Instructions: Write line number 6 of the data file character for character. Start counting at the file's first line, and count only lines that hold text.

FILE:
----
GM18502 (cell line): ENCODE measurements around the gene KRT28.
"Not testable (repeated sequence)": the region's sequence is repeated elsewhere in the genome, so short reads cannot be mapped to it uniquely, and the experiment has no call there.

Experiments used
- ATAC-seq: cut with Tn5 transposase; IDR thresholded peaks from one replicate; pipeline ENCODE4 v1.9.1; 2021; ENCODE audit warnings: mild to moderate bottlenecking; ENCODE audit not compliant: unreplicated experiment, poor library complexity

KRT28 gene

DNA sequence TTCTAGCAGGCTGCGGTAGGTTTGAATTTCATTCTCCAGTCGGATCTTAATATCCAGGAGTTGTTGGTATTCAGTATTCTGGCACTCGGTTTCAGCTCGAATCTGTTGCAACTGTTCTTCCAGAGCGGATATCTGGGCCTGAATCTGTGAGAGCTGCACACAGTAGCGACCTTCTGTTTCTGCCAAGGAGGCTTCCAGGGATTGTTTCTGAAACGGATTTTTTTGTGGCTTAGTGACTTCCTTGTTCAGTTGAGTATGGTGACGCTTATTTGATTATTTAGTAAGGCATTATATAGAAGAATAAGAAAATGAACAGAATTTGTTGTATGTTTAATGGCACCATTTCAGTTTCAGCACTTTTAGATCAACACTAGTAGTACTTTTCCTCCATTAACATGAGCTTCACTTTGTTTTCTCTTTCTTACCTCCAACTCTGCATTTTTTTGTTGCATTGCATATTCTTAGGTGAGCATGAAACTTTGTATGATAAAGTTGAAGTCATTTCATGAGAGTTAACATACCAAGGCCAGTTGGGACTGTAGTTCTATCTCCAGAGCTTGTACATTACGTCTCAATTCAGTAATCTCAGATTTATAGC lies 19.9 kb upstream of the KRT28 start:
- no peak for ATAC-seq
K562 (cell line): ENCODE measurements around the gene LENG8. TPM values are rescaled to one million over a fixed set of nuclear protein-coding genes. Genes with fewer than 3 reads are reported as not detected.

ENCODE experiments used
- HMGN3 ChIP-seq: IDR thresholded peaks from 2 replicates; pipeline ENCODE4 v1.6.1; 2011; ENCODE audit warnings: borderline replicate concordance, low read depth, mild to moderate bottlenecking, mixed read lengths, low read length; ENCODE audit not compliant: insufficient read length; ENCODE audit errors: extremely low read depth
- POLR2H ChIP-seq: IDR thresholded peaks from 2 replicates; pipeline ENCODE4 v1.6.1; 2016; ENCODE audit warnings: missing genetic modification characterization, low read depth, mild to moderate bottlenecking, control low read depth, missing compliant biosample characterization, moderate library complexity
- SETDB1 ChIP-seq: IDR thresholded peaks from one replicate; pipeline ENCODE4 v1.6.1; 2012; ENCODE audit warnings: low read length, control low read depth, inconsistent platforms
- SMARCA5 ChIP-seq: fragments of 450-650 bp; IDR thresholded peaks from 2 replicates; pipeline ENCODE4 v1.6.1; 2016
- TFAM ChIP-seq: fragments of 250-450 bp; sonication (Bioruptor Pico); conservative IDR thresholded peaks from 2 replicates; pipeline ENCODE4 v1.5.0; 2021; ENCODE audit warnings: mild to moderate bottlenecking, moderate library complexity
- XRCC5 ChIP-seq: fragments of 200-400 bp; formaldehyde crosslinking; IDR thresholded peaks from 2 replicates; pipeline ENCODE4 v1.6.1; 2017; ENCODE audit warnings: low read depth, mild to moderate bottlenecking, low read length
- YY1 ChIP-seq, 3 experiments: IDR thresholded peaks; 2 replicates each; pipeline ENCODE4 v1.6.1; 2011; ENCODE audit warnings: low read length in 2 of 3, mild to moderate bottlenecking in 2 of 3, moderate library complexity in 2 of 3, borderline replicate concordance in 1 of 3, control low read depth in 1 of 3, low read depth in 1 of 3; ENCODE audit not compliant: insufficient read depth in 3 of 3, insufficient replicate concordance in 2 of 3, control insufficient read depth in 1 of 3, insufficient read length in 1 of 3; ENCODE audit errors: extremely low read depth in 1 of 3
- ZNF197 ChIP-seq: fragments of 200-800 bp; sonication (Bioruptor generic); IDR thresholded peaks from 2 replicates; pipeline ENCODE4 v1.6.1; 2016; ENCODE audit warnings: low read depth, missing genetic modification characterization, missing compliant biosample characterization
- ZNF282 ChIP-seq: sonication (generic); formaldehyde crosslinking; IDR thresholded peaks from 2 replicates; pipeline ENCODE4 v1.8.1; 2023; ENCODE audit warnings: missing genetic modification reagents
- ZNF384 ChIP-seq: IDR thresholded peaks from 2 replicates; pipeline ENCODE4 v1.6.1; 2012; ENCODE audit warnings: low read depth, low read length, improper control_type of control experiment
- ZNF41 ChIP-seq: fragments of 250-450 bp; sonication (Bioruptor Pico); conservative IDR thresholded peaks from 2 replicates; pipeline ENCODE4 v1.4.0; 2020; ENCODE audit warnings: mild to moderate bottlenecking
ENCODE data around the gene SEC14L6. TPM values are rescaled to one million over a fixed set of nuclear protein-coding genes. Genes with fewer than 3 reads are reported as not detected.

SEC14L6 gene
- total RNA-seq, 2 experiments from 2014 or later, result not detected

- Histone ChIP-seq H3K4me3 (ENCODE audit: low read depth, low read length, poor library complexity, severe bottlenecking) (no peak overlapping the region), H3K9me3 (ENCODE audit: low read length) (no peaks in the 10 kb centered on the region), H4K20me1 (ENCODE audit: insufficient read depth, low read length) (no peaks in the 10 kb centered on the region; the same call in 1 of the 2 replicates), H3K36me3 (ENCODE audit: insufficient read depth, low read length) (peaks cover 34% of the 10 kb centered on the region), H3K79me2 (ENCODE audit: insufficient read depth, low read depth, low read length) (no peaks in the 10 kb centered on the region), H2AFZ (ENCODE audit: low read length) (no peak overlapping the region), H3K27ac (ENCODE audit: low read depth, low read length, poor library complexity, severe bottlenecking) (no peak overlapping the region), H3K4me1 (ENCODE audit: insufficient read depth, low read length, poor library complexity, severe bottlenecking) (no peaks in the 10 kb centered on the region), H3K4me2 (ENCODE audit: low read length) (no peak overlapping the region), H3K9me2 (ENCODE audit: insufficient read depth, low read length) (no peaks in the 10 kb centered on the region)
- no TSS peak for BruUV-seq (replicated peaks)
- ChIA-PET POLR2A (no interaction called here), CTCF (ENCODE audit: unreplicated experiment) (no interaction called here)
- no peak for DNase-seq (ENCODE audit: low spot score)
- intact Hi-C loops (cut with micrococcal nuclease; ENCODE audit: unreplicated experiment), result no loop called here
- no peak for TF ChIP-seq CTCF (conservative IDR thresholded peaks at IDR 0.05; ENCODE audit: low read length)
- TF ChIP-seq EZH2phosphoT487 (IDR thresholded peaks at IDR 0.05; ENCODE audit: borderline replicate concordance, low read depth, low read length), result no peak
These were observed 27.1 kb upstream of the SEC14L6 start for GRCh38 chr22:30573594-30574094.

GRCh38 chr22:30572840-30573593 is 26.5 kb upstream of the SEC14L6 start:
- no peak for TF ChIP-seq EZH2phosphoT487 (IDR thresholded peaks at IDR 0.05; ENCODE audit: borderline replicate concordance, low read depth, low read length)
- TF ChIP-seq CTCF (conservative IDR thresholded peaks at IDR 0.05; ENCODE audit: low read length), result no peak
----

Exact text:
DNA sequence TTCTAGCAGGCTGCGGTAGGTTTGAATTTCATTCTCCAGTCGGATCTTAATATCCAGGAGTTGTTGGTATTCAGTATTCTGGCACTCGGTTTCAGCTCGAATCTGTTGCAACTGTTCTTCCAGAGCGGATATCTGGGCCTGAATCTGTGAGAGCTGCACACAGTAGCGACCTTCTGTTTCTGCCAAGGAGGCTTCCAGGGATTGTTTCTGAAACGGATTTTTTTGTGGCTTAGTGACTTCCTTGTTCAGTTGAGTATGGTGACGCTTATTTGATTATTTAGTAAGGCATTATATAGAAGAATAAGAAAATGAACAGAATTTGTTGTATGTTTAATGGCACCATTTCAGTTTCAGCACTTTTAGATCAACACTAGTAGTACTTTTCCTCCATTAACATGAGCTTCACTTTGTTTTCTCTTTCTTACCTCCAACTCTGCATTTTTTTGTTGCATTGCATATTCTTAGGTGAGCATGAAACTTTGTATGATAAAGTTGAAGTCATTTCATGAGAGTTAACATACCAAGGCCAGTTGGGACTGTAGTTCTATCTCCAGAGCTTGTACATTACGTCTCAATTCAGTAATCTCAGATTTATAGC lies 19.9 kb upstream of the KRT28 start: